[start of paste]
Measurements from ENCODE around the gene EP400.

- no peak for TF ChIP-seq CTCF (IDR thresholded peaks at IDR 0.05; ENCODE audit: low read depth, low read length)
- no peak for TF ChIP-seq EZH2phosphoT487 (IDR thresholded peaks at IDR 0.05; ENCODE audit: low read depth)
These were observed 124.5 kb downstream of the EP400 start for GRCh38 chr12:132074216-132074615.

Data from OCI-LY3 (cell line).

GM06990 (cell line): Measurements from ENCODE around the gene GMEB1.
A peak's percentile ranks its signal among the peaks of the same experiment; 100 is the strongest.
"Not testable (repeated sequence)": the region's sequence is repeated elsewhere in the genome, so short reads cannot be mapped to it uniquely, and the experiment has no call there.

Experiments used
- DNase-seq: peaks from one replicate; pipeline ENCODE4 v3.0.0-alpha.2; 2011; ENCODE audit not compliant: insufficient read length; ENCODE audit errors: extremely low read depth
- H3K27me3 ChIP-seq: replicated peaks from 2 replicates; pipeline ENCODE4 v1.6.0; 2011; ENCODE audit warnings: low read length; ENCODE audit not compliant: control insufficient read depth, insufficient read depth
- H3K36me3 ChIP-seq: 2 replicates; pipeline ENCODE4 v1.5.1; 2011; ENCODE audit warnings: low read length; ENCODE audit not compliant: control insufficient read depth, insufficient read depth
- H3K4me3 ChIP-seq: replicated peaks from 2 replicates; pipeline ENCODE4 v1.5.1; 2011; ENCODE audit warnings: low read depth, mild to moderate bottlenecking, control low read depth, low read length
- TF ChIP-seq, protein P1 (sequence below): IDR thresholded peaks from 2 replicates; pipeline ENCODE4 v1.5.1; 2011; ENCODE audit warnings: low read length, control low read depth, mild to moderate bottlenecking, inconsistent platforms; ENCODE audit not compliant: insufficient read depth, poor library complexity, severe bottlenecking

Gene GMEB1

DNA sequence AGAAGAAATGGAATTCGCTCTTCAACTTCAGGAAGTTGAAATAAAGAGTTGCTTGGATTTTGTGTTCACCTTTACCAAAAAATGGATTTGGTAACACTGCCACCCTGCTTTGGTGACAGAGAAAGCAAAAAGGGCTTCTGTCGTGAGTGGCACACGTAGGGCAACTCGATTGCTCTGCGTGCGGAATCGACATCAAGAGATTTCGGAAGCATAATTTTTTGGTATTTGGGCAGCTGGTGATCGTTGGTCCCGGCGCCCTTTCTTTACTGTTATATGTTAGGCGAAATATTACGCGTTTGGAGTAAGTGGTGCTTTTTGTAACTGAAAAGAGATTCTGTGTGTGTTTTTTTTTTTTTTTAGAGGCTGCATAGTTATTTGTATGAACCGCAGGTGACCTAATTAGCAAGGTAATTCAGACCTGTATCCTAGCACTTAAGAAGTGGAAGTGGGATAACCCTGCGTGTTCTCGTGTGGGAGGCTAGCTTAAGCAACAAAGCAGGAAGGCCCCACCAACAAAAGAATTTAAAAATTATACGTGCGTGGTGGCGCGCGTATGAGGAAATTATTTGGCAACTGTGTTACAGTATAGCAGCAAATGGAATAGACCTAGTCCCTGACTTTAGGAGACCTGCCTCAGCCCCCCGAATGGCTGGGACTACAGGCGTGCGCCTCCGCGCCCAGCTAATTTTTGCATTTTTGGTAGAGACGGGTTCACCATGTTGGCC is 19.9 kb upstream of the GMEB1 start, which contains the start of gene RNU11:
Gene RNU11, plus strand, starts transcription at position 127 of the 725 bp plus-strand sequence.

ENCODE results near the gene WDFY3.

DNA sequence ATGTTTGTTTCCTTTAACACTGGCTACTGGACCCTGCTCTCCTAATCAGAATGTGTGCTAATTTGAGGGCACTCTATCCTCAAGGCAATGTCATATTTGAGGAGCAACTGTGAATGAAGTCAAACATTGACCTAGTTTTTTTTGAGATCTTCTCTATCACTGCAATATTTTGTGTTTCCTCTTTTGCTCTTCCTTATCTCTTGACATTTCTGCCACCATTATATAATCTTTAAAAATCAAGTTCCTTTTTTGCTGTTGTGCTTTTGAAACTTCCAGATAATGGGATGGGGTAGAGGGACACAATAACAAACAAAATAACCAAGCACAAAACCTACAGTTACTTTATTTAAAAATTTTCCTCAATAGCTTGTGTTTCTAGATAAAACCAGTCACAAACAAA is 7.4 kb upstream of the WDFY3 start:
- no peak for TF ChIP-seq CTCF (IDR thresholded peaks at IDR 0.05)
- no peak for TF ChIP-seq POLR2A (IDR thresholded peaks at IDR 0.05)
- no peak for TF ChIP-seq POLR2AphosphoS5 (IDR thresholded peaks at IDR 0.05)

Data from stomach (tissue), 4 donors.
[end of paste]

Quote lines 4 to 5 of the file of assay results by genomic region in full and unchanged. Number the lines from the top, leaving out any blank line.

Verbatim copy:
These were observed 124.5 kb downstream of the EP400 start for GRCh38 chr12:132074216-132074615.

Data from OCI-LY3 (cell line).